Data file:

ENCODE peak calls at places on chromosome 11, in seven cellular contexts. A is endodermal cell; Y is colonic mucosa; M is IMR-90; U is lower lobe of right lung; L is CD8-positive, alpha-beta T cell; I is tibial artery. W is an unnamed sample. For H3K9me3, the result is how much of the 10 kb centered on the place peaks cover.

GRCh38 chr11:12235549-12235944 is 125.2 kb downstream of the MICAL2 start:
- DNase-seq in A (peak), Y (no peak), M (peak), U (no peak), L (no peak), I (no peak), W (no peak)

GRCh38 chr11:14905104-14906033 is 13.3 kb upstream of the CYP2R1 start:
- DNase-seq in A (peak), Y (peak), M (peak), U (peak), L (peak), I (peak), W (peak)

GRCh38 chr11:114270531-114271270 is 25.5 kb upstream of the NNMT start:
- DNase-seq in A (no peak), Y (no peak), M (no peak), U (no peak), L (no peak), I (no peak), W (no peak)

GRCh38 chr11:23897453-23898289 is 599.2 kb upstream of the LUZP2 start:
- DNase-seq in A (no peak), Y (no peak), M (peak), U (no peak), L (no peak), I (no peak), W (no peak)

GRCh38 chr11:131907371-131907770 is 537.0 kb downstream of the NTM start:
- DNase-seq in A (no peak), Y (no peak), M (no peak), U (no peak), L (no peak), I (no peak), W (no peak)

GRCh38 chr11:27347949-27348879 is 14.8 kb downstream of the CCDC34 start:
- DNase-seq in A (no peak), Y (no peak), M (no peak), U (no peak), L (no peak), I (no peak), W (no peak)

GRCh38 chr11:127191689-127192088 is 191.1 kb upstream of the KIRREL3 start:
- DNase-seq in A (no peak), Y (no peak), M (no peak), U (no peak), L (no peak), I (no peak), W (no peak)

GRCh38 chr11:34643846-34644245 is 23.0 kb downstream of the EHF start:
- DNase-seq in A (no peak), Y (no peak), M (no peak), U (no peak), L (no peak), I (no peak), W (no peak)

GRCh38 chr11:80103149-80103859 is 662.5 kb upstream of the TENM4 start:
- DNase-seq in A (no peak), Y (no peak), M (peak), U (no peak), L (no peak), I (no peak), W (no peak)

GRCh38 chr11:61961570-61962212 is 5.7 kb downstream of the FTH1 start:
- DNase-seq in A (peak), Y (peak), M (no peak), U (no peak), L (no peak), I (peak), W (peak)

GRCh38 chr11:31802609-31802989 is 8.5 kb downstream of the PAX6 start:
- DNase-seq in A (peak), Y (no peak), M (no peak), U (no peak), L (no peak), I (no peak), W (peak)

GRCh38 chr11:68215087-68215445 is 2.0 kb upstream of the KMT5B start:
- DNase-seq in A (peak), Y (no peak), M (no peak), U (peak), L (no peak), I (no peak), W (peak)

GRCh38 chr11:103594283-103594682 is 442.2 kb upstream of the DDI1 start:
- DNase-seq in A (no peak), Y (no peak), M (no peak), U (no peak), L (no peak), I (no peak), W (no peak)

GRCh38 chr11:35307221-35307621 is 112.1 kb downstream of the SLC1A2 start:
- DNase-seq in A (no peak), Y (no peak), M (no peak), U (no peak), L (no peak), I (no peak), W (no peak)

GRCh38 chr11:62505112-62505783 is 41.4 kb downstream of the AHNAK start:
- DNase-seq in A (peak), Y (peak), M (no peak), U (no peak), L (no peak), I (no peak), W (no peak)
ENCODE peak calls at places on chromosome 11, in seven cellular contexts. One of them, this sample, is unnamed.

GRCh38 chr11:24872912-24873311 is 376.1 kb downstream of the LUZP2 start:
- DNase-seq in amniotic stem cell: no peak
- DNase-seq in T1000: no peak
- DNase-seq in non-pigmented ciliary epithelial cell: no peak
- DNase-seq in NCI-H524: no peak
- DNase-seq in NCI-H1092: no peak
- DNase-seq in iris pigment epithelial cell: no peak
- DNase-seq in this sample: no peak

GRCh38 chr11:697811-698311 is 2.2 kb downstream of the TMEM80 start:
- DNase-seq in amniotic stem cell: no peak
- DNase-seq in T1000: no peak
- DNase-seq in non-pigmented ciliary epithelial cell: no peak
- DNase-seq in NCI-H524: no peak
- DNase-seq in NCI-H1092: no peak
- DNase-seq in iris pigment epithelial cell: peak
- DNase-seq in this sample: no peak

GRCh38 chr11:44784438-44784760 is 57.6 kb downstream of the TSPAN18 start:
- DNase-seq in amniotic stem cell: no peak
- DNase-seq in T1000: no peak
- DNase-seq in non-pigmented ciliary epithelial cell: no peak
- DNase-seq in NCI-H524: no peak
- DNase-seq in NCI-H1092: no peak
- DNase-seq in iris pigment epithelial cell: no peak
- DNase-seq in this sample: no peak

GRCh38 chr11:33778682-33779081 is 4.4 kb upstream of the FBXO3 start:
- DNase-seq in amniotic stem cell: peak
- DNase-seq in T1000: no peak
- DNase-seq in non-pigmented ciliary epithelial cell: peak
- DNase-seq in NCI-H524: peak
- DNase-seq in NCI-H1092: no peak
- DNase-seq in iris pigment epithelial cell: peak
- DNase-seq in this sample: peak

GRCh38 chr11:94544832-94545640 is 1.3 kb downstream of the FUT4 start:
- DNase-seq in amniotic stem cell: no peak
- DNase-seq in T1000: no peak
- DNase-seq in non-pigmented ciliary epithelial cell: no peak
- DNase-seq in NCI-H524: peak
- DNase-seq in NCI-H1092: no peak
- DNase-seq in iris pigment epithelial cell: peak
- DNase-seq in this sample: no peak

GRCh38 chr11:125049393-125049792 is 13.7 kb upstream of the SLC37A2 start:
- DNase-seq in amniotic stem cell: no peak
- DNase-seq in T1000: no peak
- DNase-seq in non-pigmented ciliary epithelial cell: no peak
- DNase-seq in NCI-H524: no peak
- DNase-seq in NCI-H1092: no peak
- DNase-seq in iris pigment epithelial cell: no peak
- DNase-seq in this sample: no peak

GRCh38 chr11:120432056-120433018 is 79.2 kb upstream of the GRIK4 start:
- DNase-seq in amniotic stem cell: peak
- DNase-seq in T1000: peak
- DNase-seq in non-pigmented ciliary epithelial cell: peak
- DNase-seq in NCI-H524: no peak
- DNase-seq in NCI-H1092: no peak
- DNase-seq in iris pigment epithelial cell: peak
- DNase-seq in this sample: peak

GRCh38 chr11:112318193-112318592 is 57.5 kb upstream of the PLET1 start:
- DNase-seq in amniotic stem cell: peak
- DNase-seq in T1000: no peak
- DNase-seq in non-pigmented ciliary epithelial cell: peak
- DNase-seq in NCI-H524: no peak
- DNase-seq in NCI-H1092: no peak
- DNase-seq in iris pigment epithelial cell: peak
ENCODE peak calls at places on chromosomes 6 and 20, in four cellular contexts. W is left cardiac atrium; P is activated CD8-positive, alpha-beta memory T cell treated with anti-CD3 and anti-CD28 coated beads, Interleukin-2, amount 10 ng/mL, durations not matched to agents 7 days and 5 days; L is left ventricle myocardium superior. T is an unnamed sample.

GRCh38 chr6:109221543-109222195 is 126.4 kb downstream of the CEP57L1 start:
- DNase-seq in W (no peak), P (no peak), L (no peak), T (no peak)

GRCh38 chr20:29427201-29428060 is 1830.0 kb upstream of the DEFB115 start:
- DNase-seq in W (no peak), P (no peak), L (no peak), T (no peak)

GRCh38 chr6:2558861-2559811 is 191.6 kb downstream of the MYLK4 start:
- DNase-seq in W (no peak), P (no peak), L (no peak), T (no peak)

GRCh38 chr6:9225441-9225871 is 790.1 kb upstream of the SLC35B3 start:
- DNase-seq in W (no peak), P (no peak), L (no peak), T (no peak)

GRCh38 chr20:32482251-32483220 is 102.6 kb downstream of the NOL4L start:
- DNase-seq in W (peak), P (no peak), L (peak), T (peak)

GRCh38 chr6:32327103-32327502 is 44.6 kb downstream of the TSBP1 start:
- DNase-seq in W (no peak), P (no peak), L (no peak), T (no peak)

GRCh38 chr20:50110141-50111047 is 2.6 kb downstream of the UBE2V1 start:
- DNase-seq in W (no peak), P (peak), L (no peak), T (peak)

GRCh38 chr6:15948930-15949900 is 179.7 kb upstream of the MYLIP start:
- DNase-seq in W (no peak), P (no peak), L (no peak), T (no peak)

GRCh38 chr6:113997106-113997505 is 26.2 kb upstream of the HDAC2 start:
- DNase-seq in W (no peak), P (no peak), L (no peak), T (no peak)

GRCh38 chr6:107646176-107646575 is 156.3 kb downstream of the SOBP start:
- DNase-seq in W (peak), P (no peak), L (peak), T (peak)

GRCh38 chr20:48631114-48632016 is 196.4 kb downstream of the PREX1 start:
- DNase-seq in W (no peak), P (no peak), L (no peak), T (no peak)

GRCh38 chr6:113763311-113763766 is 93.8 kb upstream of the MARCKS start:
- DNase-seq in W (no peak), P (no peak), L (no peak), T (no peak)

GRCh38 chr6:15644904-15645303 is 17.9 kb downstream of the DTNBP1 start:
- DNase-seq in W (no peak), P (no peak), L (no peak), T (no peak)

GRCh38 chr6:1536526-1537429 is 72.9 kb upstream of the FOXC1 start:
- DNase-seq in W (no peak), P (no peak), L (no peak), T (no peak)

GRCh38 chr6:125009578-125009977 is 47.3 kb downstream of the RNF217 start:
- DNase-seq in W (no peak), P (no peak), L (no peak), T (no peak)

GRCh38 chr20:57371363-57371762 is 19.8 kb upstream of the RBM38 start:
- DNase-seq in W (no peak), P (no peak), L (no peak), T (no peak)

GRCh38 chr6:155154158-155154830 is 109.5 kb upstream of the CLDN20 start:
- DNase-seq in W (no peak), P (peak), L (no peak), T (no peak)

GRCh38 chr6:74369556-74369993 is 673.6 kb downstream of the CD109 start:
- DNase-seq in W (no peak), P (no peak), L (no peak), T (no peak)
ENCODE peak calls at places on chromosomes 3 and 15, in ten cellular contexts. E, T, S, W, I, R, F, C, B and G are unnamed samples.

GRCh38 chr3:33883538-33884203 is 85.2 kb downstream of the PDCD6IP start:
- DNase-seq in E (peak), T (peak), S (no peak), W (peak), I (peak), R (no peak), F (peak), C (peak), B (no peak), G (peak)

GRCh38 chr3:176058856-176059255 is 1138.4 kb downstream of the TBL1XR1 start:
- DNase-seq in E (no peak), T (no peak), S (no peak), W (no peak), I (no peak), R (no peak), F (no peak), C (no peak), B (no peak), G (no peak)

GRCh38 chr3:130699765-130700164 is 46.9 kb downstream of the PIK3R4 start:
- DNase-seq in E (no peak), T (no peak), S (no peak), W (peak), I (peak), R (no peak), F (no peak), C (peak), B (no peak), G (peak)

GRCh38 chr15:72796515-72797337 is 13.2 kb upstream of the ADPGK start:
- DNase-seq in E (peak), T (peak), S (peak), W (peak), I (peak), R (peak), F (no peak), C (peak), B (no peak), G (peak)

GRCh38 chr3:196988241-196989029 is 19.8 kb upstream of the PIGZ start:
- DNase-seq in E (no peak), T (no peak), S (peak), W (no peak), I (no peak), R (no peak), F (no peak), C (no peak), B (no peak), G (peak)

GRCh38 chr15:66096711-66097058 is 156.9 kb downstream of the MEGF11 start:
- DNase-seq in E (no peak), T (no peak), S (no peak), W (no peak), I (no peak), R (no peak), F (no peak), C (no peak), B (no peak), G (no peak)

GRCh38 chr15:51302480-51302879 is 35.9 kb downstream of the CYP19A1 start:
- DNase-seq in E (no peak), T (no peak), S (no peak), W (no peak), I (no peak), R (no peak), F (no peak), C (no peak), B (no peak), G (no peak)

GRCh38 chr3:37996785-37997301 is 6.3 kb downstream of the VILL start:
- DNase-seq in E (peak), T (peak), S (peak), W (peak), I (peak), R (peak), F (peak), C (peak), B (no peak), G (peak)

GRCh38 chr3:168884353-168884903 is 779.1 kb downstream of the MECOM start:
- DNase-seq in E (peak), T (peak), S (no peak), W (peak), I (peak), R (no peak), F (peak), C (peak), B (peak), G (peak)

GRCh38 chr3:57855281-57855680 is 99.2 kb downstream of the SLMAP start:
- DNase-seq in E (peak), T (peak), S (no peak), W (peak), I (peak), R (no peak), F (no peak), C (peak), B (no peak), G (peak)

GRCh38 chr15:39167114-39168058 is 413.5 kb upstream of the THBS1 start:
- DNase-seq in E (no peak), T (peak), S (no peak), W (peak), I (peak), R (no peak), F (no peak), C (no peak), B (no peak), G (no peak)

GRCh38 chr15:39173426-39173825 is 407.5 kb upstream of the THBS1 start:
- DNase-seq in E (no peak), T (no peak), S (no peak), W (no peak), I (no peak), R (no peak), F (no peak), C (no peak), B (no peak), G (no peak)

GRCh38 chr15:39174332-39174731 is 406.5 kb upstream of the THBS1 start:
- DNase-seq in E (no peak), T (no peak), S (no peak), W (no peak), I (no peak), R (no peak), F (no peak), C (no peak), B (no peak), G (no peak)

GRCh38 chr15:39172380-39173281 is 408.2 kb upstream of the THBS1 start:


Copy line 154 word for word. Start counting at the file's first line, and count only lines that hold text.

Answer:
GRCh38 chr15:39167114-39168058 is 413.5 kb upstream of the THBS1 start: